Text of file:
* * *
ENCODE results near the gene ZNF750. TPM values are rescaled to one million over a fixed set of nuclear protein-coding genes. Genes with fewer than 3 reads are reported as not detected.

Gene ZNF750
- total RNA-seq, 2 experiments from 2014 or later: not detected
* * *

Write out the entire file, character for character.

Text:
ENCODE results near the gene ZNF750. TPM values are rescaled to one million over a fixed set of nuclear protein-coding genes. Genes with fewer than 3 reads are reported as not detected.

Gene ZNF750
- total RNA-seq, 2 experiments from 2014 or later: not detected